By Judith Partington
In our library, questions concerning the value of rare books and memorabilia rank second in number only to inquiries concerning genealogical matters. While no one on the library staff is qualified to assess the value of rare books, we can give you an idea of what parts of our collection are rare and how we go about adding to these subject areas.
Overall, the library consists of works of a secondary nature. Primary works are found in the special collections department where handwritten documents, such as diaries and letters, or hand-drawn illustrations, such as maps and blueprints come under the care of James J. Holmberg, our curator of special collections. Another division of Special Collections houses our prints and photographs which are also considered primary sources.
The library's sources are considered secondary because they left the hand of the author and journeyed to a printing press. Our Library houses all printed materials with the exception of broadsides. These notices were generally for wide public distribution and were printed on one side only so that they could be affixed to the "broad side'' of a building. They usually contained information of interest to everyone in the community, such as where the next horse race would be held or when the local church would be having its bazaar.
So, with the exception of broadsides, all printed materials, including books, maps, sheet music, newspapers, and pamphlets, are a part of the library collection. And, in spite of being secondary sources, a great many of our titles are 170th rare and valuable. From a market standpoint, our most valuable titles may be the 1784 Wilmington, Delaware, edition of John Filson's The Discovery, Settlement, and Present State of Kentucke and an 1814 account of the History of the Expedition Under the Command of Captains Lewis and Clark, to the Sources of the Missouri: Thence across the Rocky Mountains and Down the River Columbia to the Pacific Ocean by Order of the Government of the United States.
Although we have a great many early histories, the bulk of our rare materials consists of travelogues, newspapers, pamphlets, and law books. While the histories cover broad events, the travelogues tend to focus on individual stories, bringing to life the incredible hazards of early travel, including inclement weather, hostile Indians, riverboat accidents, inedible food, inhospitable innkeepers, and living conditions so unhealthy you wonder how the authors survived long enough to find a market for their observations.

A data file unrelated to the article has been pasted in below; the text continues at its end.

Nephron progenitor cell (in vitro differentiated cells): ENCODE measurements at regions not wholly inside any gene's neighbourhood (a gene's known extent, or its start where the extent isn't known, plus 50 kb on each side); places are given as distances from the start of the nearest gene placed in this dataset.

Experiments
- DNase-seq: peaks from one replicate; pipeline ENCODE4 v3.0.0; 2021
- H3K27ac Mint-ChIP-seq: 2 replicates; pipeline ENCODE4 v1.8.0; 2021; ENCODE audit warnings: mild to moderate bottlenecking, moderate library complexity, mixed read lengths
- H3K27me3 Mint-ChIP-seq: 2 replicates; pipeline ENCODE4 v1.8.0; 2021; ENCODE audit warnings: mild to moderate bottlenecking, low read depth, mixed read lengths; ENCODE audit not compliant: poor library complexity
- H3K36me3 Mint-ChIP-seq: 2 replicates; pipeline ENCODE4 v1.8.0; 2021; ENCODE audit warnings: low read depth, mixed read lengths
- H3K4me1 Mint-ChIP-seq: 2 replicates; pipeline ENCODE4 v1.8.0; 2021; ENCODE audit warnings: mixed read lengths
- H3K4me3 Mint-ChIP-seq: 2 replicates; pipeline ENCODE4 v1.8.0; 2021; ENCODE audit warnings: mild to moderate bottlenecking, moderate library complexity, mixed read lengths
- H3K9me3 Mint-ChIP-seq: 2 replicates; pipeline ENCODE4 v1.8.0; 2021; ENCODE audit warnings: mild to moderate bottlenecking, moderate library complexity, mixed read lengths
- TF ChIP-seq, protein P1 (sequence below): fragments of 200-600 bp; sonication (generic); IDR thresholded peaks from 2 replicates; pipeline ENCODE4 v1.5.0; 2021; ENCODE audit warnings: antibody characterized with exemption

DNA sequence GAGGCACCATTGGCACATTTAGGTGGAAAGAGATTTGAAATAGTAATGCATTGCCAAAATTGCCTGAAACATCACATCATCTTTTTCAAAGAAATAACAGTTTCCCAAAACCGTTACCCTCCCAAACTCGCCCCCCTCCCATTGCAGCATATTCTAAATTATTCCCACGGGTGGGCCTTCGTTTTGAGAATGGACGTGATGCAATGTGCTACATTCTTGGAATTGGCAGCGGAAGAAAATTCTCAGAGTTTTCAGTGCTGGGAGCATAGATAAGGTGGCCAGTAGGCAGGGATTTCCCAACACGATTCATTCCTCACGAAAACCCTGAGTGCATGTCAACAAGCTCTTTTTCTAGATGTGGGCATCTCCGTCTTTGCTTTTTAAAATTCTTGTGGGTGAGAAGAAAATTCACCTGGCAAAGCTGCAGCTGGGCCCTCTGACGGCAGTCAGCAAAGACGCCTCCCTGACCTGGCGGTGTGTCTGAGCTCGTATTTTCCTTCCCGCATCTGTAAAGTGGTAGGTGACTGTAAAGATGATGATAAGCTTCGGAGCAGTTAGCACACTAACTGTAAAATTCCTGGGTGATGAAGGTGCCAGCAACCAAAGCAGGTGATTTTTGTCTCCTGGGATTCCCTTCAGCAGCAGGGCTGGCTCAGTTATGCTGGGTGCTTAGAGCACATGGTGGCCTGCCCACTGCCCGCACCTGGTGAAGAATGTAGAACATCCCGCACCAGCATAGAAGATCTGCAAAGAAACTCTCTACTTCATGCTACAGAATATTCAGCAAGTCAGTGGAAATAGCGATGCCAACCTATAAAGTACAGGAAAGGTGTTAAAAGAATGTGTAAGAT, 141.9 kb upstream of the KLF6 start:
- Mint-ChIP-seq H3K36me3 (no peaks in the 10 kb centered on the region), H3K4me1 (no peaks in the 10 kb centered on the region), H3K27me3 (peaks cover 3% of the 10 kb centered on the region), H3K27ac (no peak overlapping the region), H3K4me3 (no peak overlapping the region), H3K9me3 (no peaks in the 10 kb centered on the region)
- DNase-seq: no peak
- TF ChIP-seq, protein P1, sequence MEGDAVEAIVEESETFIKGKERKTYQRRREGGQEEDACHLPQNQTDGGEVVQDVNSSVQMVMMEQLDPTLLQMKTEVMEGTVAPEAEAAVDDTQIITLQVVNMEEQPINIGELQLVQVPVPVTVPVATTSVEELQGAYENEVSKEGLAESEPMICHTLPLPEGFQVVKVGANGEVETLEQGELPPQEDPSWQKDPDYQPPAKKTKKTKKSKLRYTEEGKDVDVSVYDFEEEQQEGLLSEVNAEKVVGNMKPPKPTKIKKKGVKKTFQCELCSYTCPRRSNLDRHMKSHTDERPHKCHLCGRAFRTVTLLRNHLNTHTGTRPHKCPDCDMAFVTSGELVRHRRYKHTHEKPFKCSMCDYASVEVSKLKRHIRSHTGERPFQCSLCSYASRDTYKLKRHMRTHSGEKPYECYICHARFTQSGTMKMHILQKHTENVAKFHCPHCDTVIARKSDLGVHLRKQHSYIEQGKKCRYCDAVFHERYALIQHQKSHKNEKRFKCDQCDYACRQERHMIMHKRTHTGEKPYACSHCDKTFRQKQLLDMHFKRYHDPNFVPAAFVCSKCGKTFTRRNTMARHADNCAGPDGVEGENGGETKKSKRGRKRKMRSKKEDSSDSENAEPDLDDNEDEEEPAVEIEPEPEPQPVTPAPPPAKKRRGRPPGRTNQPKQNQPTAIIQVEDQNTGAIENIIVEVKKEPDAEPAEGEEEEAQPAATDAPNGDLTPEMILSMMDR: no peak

Fortunately for us they did, leaving behind marvelous descriptions of Kentucky, the land, the rivers, the abundant game, the great salt licks, the burial mounds, and, finally, the settlers 1798. It had to do with the taxes - where they came from, how they placed on vellum and parchment used lived, and why they chose to come in an official capacity, such as here. lf you want an early, intimate naturalization papers, licenses to history of the Ohio River Valley, turn practice medicine and law, land grants, to the travelogues first. To develop a broader social and political understanding, turn next to our law collection.
Law provides a wonderful window into the social and political concerns of the day, and The Filson's law collection covers not only Kentucky's beginning as a fledgling state but our beginnings as a nation as well. One such work is The Acts of Assembly, Now in Force, in the Colony of Virginia with An Exact Table to the Whole.
Published in Williamsburg in 1769, the act: covered originated from a General Assembly in James City (now Jamestown) in 1680, in the reign of King Charles II, the Restoration monarch. Many of the ants are concerned with public welfare - surveying land, cutting roads, building canals, making provisions against insurrection and invasion, creating debtors' prisons and asylums, and quarantining vessels carrying smallpox and other dread diseases.
One of the earliest Kentucky imprints, The Several Acts Relative to the Stamp Duties Passed at the Late and Present Session of Congress, was printed in Washington, Kentucky, in 1798. It had to do with the taxes placed on vellum and parchment used in an official capacity, such as naturalization papers, licenses to practice medicine and law, land grants, etc.
Along with these three areas, history, travel narratives, and the law our collection also contains many works on slavery, religion, and political issues. In the course of a year, we will add approximately twenty rare titles.
Lately, we purchased the July 11, 1807, issue of the American Mercury, a Hartford, Connecticut, weekly that contains an article on "Shipwrecks at the Rapids of the Ohio." We also purchased a handful of slave narratives, including those of Frederick Douglass and Jermain Wesley Loguen, and a number of religious pamphlets. One of these is a sermon on predestination preached in August of 1826 by Joseph C. Stiles, a Presbyterian evangelist who came to Kentucky in 1835. Another sermon, preached in Kentucky in the 1850s by John Gregg Fee, is "Non-fellowship with Slaveholders the Duty of Christians." Add to these a number of travelogues, biographies, and early maps, and you will have a fair idea of the types of rare materials we collect and preserve here at The Filson library.
|Volume 2, Number 1|
The Filson Historical Society